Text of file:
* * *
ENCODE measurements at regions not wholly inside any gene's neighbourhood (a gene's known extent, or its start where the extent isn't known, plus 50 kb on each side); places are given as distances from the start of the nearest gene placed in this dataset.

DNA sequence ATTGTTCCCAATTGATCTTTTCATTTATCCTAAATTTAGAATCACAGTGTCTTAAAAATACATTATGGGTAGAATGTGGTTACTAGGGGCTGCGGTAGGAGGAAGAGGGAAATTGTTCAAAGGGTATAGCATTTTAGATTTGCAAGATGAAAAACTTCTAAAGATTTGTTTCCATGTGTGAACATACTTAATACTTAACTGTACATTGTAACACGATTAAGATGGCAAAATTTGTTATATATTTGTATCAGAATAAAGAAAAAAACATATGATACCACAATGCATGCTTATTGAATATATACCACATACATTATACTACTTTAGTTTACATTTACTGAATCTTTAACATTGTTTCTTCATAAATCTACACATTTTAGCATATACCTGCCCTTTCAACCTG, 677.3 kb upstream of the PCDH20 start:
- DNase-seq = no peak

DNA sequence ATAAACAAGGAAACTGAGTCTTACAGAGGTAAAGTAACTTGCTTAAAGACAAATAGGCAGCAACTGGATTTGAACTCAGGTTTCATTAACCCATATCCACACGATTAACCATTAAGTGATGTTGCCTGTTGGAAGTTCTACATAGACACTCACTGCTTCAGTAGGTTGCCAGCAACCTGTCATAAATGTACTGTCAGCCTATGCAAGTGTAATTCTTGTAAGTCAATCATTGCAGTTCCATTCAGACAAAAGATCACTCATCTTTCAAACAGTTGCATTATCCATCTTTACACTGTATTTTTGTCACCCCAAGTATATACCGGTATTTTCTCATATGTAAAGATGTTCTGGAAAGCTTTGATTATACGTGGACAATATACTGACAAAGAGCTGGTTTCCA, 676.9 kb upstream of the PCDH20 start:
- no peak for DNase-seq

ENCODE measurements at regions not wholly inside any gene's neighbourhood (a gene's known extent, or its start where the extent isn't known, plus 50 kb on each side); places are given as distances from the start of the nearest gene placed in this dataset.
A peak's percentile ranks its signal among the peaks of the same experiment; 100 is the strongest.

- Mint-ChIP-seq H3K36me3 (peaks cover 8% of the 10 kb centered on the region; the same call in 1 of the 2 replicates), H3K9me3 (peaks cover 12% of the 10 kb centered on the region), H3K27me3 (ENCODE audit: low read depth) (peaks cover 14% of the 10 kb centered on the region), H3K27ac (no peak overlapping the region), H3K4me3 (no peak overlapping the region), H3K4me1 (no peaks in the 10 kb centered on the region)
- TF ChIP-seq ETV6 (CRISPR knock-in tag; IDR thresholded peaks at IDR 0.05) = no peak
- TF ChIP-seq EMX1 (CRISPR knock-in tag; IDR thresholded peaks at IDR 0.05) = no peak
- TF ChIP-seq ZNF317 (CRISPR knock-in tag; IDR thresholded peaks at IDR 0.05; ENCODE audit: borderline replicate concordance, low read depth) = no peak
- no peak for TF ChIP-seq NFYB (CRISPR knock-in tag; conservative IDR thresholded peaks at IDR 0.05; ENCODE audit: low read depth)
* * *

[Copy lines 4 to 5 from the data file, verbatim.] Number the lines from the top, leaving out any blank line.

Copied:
DNA sequence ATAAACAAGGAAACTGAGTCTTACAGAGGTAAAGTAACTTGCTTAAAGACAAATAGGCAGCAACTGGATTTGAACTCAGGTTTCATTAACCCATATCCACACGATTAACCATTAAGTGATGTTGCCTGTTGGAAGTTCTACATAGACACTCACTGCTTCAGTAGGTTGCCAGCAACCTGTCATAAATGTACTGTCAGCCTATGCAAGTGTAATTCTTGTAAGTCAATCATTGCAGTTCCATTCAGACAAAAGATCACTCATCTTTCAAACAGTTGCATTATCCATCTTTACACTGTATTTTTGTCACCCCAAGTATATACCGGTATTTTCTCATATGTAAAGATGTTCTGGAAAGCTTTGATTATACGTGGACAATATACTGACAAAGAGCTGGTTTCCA, 676.9 kb upstream of the PCDH20 start:
- no peak for DNase-seq